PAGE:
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Stressing the Importance of Your Adrenal Glands

Posted Jul 31 2009 11:41am
By Dr Sinatra

Adrenal glands, the star-shaped endocrine glands located on top of the kidneys, play a major role in regulating our body’s stress response through processing hormones such as cortisol and adrenaline. When faced with stressors, the adrenal glands, working along with the pituitary gland (the master endocrine gland), excrete increased amounts of these hormones to help us cope with whatever pressing situation is at hand.

These stress hormones can be essential to survival when we are placed in dire peril at a moment’s notice. For example, when our ancestors came face to face with a predator while hunting in the wild, the endocrine system would trigger the fight-or-flight response, and stress hormones would cause the heart and lungs to work harder in order to prepare for a battle or escape. However, in today’s modern world, this process can be unnecessary, and actually harmful. It’s not often today that we have to face down lions on our way to work, but driving in rush hour traffic could have the very same effect on our bodies.

Of course, some stress can be a good thing; it's uncomfortable but, let's face it, without stress life would be pretty dull. Now, you probably know that under certain conditions, stress can be more than uncomfortable: When stress becomes dis tress, it can wreak havoc on your body and your feelings. ( Dis tress occurs when you're under prolonged stress with no chance of resolution or escape.)

How you handle stress can be a matter of life and death. I’ve seen anger, chronic stress, depression, and social isolation take a big toll on patients. Those feelings can light a fuse inside the body that causes an immediate and deadly explosion, such as a heart attack or stroke, or trigger a cascade of harmful chemical changes that become deadly over time. These risk factors are hidden, and doctors don’t usually address them.

The two most common stressors for American women are holding a job and taking care of a household. Research has shown that, of all biographical factors, the combination of these two stressors is most strongly associated with elevated exhaustion scores. Such research revealed a condition that is actually beyond stress. It's called vital exhaustion (VE). If you're feeling chronically "stressed," this is something you should definitely explore. You might actually be stressed to the point of exhaustion.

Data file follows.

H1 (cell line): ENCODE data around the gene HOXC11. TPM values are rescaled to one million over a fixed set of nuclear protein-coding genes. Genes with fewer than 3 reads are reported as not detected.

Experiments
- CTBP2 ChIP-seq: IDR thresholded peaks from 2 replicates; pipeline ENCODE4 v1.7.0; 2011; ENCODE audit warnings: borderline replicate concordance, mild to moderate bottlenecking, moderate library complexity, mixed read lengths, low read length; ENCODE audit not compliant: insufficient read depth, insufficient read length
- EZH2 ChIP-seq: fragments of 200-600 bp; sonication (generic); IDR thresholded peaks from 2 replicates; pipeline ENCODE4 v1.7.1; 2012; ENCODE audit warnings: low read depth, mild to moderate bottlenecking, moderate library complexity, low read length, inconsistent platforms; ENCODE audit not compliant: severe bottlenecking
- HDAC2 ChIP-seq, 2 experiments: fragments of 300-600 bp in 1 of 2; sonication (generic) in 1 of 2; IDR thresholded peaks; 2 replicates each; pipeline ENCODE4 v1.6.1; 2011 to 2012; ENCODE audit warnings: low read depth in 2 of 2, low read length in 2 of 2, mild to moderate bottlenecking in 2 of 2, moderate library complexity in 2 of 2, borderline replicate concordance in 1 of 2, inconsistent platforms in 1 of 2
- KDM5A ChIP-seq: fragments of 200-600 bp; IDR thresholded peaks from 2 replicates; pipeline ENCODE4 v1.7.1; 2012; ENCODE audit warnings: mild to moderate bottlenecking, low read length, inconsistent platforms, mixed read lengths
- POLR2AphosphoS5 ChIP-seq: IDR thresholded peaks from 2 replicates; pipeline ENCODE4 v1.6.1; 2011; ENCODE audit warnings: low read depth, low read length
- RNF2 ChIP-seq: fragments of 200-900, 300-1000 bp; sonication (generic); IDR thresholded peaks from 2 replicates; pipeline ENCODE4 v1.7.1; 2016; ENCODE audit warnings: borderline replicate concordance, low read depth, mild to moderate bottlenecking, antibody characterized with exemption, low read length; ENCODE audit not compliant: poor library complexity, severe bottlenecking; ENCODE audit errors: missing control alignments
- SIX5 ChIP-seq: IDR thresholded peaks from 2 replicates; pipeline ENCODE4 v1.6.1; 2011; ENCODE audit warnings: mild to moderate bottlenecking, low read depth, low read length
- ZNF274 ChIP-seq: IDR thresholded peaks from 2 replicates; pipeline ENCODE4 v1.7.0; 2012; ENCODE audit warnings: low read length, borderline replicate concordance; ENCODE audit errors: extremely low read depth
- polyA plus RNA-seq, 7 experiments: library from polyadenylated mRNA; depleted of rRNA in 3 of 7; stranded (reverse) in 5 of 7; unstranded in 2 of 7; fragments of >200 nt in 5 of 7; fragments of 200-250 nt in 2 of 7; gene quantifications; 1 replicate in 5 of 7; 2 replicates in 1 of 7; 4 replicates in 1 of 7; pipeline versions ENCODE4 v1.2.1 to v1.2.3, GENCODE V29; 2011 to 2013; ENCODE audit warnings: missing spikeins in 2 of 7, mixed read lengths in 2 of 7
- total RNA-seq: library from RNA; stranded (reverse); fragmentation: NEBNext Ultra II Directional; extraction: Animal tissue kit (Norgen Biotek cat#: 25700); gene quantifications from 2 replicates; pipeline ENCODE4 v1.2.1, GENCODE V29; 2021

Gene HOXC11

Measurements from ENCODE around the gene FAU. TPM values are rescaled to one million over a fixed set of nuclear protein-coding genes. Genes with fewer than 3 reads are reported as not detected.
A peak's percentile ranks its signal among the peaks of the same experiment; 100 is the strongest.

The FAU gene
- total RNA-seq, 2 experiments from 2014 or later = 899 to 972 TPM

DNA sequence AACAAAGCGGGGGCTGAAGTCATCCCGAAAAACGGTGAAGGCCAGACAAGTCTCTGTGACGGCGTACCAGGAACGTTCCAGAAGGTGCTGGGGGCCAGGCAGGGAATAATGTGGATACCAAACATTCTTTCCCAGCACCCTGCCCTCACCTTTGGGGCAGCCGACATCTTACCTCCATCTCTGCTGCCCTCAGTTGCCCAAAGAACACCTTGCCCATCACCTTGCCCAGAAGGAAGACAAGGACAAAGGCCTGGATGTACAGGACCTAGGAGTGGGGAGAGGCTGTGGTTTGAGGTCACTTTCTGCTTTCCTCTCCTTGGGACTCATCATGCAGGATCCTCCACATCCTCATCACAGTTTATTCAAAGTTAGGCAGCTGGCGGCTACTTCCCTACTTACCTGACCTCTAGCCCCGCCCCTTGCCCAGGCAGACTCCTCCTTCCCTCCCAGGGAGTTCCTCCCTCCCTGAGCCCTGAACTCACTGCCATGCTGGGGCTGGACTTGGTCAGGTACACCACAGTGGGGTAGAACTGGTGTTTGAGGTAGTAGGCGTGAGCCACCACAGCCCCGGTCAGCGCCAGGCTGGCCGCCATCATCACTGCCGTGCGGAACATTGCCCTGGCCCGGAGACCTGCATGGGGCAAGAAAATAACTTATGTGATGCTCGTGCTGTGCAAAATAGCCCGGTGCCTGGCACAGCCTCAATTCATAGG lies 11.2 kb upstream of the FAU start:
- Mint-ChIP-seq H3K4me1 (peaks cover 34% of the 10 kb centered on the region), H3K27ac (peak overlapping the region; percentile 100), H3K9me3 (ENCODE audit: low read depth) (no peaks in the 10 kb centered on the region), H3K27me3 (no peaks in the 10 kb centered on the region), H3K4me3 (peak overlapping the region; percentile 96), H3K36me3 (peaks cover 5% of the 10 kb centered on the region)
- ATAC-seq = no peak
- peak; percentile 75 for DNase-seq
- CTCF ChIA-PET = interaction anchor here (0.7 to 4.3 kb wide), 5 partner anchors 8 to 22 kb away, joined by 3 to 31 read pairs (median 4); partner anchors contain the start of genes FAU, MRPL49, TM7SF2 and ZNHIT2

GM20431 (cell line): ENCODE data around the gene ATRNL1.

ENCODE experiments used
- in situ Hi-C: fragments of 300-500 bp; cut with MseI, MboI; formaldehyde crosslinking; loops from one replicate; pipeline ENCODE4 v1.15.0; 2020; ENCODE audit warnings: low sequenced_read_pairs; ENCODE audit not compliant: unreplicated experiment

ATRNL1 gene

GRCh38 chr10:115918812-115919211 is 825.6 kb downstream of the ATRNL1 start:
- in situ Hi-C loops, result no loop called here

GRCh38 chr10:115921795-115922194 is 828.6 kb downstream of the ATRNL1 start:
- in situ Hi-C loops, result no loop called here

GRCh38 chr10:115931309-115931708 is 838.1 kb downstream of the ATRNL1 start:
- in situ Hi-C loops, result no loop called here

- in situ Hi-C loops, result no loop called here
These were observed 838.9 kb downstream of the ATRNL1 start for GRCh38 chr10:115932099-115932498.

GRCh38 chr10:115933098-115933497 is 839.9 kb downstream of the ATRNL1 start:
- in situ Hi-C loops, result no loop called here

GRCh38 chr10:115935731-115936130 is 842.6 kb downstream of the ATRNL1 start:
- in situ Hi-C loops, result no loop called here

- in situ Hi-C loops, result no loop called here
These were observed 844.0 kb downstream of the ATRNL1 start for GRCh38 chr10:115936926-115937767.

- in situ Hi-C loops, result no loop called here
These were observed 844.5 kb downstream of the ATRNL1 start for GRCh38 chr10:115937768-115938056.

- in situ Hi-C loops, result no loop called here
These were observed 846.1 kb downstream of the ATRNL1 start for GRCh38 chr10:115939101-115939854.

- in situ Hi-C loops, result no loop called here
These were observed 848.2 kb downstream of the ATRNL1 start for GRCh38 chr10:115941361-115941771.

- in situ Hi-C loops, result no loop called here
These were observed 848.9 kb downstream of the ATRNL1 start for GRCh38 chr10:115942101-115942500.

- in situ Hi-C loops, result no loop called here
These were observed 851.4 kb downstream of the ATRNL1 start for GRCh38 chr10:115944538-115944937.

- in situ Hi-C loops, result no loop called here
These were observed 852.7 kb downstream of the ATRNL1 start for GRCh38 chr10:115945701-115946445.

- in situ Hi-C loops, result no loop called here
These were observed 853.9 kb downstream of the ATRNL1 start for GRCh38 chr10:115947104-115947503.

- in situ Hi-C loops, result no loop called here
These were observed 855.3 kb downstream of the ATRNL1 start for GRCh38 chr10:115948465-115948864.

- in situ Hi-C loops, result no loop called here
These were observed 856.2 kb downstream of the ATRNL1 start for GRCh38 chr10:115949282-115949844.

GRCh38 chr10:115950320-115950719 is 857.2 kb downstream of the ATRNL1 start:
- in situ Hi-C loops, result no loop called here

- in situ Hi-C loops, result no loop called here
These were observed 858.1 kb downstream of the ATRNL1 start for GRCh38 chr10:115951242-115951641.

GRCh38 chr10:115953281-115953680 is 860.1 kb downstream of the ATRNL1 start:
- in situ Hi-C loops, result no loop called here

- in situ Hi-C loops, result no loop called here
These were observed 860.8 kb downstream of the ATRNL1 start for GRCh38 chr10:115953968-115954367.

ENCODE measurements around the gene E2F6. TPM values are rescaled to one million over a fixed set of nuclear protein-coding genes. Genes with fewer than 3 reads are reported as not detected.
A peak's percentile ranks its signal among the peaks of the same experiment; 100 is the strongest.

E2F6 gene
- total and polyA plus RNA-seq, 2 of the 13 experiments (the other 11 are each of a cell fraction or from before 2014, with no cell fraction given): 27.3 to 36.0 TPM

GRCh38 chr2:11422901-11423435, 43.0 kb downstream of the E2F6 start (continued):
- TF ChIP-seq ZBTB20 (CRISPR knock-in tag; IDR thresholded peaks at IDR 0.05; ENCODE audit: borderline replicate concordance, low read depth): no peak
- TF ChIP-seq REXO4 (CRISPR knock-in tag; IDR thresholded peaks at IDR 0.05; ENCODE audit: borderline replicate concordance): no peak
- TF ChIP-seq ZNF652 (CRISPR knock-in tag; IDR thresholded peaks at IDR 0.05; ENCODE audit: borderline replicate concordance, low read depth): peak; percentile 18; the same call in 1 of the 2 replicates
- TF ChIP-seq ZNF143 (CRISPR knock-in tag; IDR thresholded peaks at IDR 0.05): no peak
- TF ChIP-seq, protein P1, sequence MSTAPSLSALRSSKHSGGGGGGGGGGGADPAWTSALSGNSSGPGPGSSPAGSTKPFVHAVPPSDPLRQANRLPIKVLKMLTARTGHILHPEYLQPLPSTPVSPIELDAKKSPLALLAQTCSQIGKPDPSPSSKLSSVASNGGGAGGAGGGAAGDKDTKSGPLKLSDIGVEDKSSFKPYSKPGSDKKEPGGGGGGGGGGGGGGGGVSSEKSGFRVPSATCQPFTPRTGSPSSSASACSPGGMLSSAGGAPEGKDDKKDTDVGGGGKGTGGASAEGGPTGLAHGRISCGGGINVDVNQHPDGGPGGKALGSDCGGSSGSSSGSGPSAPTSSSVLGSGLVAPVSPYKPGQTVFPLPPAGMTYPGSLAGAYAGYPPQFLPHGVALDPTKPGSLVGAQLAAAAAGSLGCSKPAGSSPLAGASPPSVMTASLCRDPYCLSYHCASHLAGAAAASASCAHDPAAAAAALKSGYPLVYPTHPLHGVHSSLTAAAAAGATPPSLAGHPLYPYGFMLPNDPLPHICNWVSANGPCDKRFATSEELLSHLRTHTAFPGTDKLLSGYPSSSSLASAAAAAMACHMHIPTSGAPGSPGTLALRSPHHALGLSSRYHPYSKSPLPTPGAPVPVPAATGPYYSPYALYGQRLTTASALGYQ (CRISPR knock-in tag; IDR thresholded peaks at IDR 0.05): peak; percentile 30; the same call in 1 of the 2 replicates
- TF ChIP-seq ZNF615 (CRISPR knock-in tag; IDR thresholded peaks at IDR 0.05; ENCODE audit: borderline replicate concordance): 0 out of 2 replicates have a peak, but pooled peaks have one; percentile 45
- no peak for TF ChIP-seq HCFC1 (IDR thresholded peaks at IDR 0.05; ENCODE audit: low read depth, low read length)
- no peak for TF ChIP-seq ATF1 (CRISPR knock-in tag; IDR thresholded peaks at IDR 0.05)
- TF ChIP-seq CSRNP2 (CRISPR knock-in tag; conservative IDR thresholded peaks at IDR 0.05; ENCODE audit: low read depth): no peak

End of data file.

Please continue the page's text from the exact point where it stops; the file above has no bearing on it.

How do you know?

Symptoms of VE

Two studies, one involving 307 men and women and the other involving 3,877 men, took a close look at VE. These studies defined VE as a mental state characterized by lack of energy, increased irritability, and feelings of dejection or defeat. They also noted a high correlation between elevated exhaustion scores and dyspnea (difficulty breathing), peripheral vascular diseases (like leg claudication, or pain on walking), and the use of medication.

People who suffered from VE tended to have several conditions in common, including lower education, younger age, and female gender. These conditions offer few resources for managing stress. Other causal factors include severe fatigue, feeling overwhelmed and unrecognized, and the expression of hostility and cynicism. The problem is, these studies have shown that when vital exhaustion surfaces, your risk of myocardial events increases. This is particularly true for women. One Dutch investigation of 169 women showed that three major components—unusual fatigue, increased irritability, and feelings of demoralization—preceded the onset of myocardial infarction (MI).